‘Barbie’ Scrutinized by Pt Loma Nazarene Poli-Sci Profs

by on September 27, 2023 · 0 comments

in Media, Ocean Beach, Women's Rights

By Charis Johnston / LomaBeat.com / Sept. 20, 2023

Warning: The following contains spoilers for “Barbie”

Among the millions of moviegoers who attended a screening of director Greta Gerwig’s “Barbie” were Point Loma Nazarene University political science professors Lindsey Lupo, Amy Nantkes and Linda Beail. The three viewed the record-breaking film together on July 25.

“The fact that Greta Gerwig is now the first woman director to have a billion dollar movie is so huge; it’s just incredibly important,” said Linda Beail, professor of political science whose research includes the politics of pop culture. “Barbie” was released on July 21 and quickly became the highest grossing film in Warner Bros. Pictures’ history, earning $1.38 billion globally.

“I am not at all the first to say this, but between “Barbie” and Taylor Swift (referring to Swift’s record-breaking Eras Tour) and Beyoncé (Renaissance World Tour), it’s a summer of such cool, awesomeness. The pop-culture stuff, obviously, but just the women in business perspective, that part is so cool,” Lupo said.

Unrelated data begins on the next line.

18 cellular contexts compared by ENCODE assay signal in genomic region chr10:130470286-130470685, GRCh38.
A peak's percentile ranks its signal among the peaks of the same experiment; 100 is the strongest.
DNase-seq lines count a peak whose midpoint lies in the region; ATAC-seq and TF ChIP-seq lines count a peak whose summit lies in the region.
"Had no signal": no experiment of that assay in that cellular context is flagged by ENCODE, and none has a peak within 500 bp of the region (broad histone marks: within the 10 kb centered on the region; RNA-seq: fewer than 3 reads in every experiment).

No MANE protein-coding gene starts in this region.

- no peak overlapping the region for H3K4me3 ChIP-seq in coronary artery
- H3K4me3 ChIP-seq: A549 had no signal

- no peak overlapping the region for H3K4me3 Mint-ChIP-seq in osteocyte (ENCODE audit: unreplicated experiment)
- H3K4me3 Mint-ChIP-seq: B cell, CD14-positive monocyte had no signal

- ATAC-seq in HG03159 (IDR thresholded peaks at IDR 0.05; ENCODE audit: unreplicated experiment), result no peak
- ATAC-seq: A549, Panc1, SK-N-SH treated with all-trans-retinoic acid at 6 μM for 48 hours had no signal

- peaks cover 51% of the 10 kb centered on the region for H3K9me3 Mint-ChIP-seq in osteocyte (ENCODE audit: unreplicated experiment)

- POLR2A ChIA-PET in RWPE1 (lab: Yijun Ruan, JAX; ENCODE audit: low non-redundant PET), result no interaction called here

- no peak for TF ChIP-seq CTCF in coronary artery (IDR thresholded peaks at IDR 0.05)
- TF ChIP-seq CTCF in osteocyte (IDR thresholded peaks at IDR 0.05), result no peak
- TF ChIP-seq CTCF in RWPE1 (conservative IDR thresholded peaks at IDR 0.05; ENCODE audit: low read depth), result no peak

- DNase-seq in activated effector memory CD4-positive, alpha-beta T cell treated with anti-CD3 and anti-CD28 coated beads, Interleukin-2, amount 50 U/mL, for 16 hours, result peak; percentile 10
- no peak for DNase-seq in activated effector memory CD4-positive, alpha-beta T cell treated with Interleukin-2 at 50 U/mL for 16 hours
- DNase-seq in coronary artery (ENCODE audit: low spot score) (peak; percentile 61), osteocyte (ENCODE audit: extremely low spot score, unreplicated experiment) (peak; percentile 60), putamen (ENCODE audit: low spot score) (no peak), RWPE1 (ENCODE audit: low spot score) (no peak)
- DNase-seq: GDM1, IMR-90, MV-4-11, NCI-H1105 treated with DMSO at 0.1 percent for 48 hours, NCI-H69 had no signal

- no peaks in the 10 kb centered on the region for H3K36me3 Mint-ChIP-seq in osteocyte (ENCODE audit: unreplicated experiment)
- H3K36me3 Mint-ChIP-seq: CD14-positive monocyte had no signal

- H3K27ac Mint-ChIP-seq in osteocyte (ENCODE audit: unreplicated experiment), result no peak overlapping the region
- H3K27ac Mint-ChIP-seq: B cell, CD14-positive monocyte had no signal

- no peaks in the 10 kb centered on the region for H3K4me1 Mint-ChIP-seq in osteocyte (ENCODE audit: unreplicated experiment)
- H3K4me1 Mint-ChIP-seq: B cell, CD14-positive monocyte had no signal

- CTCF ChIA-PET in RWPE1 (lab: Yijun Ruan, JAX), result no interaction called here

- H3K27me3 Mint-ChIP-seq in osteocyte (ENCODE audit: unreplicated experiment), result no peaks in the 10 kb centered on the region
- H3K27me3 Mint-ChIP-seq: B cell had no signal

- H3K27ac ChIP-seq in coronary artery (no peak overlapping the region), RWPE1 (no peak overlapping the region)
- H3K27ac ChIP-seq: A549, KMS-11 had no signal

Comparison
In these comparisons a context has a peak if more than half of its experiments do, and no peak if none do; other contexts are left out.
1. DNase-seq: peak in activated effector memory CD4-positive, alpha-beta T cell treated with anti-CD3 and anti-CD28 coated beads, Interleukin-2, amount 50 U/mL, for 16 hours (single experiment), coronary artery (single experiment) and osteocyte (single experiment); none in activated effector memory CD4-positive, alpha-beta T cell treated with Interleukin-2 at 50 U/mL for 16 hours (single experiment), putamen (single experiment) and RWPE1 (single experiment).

Nantkes said that she loved watching the movie not only alongside her friends and colleagues Lupo and Beail, but also the packed movie theater with everyone reacting collectively. “It was bringing together this common experience of what it’s like to just live as a woman, but in a way that didn’t feel hopeless or horrible. It just felt…familiar. I thought that was really clever,” Nantkes said.

As of Aug. 11, the day the three sat down for a Zoom interview with The Point, a student had already emailed Beail asking if there could be discussions and assignments centered around “Barbie” in her class. Nantkes also had students and alumni message her on Instagram asking if Beail would be releasing a reaction of sorts. “I am definitely going to have the movie on the syllabus so that we can talk about it,” Beail said.

The first moment that Lupo found the film surprisingly direct was during the roller-skating scene when Ken (Ryan Gosling) talks about the way he’s being admired and that there was no undertone of violence and Barbie’s (Margot Robbie) line references a definite undertone of violence.

“So many women can relate to that. If you blinked you missed it, it was delivered so quickly. But it was like, ‘Oh, that’s a powerful moment.’ There was just a way that they did the gray area so well,” Lupo said.

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